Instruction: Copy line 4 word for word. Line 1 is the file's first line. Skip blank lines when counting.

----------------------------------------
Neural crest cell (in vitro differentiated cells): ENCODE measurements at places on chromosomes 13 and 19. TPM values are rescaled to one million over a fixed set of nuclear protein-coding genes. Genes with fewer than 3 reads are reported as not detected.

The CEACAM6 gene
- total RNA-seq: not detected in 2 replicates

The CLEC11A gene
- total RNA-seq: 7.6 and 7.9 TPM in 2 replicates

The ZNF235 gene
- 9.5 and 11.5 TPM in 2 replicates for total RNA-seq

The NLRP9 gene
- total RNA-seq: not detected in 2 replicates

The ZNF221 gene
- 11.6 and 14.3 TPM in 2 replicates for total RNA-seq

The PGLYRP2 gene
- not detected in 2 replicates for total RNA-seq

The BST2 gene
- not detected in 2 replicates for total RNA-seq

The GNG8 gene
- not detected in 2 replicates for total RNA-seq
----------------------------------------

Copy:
The CLEC11A gene